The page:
I write with reference to Dr Joey Jagan’s letter titled ‘Shared governance is an ancient concept’ (SN, July 11). This exchange of letters between Joey Jagan and myself is about the meaning of the phrase, ‘Shared coalition governance.’ Dr Jagan writes in the above referenced letter: “The concept of shared coalition governance is one which has no contradictions…” Really? Who says so?
The architect of the concept of ‘shared governance’ is Dr David Hinds. The debate over this concept has been going on for several years – what does it mean? How will it work? Dr Hinds came up with this concept as a way to address the problem that bedevils Guyanese politics and society. Several Guyanese (including columnist Freddie Kissoon and myself) have called it “elected dictatorship.” That is, given the fact of extremely high rates of ethnic voting for ethnic parties, and that one group, Indians, form the majority, this means the Indo-ethnic party will forever win the elections. According to Dr Hinds’s enunciation of the concept, all parties which win seats for parliament, will share the presidency and cabinet portfolios according to some pre-agreed formula.
This is not the same as coalition government. Coalition government occurs only when no party wins 51 per cent of the votes, in which case two or more parties may of their own volition join together to create a majority government. In the ‘shared government’ concept, even if one party wins 51 per cent, they will be obliged to share power, as per the agreed-upon formula.
I have read hundreds of articles involving Dr Hinds and his several detractors over the last ten years. And, none of them has treated these two very different concepts as the same thing. They are two different animals. Only Dr Joey Jagan is willing to argue that there is no difference between these two concepts.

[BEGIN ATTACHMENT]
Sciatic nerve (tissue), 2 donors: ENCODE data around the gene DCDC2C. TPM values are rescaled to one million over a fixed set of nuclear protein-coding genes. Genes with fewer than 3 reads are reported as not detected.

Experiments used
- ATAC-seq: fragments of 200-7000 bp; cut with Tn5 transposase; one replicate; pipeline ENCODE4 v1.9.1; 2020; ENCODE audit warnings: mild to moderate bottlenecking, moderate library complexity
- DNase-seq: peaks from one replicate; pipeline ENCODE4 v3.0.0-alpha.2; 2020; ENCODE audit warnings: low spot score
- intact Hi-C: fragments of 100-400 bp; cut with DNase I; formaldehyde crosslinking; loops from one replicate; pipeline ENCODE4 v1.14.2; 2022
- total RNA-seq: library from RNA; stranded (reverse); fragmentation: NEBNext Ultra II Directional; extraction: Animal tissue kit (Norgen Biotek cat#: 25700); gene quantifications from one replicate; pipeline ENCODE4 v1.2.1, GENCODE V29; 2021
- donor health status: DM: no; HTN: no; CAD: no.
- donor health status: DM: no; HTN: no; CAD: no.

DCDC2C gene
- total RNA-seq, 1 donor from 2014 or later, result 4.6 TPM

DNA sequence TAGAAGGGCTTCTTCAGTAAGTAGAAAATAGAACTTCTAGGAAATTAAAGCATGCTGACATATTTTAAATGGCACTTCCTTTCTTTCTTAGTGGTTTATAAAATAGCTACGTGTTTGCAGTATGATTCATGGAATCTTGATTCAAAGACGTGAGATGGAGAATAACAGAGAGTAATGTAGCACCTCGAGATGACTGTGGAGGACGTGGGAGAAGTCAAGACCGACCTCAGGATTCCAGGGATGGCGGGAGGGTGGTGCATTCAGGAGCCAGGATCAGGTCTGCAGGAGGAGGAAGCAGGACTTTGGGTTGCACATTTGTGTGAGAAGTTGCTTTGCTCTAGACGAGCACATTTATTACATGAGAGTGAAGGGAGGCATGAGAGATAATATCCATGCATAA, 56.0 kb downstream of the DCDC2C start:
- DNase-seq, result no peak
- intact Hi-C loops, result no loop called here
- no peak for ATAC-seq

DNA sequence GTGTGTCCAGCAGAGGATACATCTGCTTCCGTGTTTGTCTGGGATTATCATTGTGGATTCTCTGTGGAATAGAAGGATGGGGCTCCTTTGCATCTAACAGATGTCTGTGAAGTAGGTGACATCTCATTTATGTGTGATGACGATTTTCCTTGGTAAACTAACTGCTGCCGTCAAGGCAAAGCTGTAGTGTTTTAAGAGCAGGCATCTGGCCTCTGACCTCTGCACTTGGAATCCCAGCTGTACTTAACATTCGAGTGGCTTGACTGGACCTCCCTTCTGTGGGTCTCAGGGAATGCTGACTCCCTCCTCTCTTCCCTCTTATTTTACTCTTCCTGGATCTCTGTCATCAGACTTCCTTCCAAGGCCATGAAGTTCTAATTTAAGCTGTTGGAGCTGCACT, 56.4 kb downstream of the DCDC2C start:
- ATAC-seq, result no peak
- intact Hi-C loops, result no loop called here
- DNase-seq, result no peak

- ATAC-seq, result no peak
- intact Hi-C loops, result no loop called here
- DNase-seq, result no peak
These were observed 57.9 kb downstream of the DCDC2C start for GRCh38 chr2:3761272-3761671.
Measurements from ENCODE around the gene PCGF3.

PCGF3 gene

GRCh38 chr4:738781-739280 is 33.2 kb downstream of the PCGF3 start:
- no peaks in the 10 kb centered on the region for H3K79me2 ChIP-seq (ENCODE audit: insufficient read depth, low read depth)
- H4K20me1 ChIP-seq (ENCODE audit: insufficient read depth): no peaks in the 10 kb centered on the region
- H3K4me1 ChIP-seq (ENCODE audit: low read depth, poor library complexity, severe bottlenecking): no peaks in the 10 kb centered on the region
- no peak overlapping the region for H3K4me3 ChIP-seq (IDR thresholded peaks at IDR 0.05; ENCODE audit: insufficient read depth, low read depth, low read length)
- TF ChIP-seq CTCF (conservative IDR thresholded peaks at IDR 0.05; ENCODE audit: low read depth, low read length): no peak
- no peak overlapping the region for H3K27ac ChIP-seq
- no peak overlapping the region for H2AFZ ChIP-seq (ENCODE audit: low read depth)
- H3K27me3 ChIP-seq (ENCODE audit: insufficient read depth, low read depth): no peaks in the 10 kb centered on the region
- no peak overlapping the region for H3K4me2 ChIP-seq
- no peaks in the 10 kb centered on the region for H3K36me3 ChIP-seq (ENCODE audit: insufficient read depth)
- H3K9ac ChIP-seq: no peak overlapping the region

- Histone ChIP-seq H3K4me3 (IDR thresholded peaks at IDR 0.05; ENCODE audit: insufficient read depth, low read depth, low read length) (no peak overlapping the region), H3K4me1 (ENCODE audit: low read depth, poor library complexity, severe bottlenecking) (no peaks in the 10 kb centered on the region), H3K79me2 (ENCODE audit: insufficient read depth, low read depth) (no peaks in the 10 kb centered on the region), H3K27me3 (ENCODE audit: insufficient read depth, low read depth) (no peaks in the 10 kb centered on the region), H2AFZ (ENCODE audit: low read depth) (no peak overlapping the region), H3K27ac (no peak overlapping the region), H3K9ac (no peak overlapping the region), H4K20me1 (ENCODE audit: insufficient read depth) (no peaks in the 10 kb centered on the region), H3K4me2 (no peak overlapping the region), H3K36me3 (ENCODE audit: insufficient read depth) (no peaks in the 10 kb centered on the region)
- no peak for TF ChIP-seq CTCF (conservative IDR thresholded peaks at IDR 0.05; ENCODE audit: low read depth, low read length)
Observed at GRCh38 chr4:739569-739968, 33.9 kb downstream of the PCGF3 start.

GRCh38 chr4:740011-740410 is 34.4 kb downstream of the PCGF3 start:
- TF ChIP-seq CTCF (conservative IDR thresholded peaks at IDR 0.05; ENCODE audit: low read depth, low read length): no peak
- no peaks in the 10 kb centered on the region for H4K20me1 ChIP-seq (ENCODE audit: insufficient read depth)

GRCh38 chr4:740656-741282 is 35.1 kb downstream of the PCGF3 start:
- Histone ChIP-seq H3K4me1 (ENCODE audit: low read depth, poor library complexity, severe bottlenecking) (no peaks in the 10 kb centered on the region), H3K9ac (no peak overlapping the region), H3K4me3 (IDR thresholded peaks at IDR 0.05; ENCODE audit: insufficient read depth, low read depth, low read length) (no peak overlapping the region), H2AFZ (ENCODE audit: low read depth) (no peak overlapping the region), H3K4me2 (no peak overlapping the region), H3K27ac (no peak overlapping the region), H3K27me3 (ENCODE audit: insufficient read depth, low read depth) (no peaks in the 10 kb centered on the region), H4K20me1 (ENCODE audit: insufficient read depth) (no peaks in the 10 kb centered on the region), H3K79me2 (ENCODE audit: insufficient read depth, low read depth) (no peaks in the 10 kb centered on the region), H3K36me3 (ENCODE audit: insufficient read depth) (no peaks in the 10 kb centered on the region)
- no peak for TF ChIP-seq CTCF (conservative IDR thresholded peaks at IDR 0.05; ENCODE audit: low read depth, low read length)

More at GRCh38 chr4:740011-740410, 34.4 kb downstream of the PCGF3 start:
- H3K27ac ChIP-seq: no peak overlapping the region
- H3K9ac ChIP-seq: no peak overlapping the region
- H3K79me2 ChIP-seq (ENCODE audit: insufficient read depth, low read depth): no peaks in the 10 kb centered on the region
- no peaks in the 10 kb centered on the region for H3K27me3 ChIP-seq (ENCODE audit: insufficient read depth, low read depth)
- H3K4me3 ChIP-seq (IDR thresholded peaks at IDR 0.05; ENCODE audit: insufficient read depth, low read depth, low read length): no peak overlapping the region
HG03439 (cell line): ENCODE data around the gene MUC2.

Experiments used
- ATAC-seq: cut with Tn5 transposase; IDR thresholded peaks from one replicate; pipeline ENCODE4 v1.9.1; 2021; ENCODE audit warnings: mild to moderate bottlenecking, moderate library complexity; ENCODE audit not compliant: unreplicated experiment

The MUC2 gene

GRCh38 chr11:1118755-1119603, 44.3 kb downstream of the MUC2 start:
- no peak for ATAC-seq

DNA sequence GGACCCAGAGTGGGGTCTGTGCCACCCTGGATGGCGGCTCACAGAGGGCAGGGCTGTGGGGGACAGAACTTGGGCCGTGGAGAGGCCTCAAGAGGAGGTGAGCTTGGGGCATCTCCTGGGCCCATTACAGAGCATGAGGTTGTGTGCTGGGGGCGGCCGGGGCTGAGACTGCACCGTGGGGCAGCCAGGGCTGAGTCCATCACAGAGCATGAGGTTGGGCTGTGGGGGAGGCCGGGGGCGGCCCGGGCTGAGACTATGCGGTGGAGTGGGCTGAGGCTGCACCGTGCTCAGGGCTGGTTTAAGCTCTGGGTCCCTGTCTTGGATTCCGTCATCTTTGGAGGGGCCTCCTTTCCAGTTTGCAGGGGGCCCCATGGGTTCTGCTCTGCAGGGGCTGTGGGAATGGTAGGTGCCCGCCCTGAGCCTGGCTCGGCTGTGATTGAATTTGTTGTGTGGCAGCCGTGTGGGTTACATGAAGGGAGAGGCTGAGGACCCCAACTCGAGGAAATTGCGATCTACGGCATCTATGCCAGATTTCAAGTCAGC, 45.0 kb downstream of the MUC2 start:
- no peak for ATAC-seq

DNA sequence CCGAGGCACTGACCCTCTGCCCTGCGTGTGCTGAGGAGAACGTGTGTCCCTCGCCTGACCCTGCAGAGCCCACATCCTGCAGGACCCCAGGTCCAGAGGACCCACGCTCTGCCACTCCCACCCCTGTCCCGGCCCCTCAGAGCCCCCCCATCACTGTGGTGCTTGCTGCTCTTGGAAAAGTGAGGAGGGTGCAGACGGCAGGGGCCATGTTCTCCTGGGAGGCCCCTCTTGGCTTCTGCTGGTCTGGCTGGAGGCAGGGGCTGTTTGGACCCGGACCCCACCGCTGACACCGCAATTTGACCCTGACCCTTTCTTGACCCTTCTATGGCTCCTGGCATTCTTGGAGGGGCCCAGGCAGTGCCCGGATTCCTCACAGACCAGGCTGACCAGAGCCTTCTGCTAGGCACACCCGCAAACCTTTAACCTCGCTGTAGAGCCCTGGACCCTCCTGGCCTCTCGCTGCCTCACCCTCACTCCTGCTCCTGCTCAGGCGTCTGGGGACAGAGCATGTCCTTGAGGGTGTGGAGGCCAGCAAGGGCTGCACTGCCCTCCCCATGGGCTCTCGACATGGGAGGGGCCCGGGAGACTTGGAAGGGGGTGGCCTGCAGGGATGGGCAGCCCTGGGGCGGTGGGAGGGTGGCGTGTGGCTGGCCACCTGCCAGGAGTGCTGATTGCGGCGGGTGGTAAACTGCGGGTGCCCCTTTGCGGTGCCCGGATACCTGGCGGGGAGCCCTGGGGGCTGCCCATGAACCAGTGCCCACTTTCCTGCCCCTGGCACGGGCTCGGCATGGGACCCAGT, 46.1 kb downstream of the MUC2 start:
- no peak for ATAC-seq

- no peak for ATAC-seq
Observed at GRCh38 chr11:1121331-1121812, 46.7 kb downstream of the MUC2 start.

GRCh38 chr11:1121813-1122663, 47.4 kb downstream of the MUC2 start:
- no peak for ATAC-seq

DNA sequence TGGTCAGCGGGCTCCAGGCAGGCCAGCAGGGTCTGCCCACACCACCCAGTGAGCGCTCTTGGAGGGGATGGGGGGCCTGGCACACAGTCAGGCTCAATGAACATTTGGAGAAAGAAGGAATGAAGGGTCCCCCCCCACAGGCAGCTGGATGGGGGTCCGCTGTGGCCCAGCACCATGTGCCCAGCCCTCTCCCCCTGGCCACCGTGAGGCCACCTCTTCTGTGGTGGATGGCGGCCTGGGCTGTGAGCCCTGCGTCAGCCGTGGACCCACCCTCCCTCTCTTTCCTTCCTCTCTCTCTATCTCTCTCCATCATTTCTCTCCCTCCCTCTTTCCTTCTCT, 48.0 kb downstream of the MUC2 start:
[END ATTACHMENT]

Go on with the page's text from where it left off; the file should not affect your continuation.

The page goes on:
Dr Jagan believes that citing an event from two thousand years ago and adding some spurious interpretation to it will make it more novel or cogent. He says that Alexander the Great in 330 bc conquered Persia and instituted “shared governance.” How did Alexander manage to pull this off? He married the sister of his enemy, the dead Persian King.
I do not recall reading about this particular marriage of Alexander the Great. But this could hardly be the same thing that Dr Hinds is calling for. Dr Hinds is calling for the sharing of “executive power,” which is very different from what Emperor Akbar’s (marriage to a Hindu princess) or Alexander’s marriage produced, namely, placation and control of a conquered population. Neither of these emperors shared power with the local or existing government. Co-opting local people as tax collectors or for low-level administrative functions does not constitute sharing power. What Dr Jagan is doing here is a very serious misreading of what happened in history.
I cite a short passage from Lewis Carroll’s Through the Looking-Glass (1872) where the character Humpty Dumpty discusses semantics and pragmatics with Alice:
“I don’t know what you mean by ‘glory,’ ” Alice said.
Humpty Dumpty smiled contemptuously. “Of course you don’t—till I tell you. I meant ‘there’s a nice knock-down argument for you!’ ”
“But ‘glory’ doesn’t mean ‘a nice knock-down argument,’” Alice objected.
“When I use a word,” Humpty Dumpty said, in a rather a scornful tone, “it means just what I choose it to mean—neither more nor less.”
“The question is,” said Alice, “whether you can make words mean so many different things.”
“The question is,” said Humpty Dumpty, “which is to be master that’s all.”
Dr Joey Jagan is taking the classic Humpty Dumpty line – making words (and events from history) mean so many different things. He wants his version to be “master – that’s all.”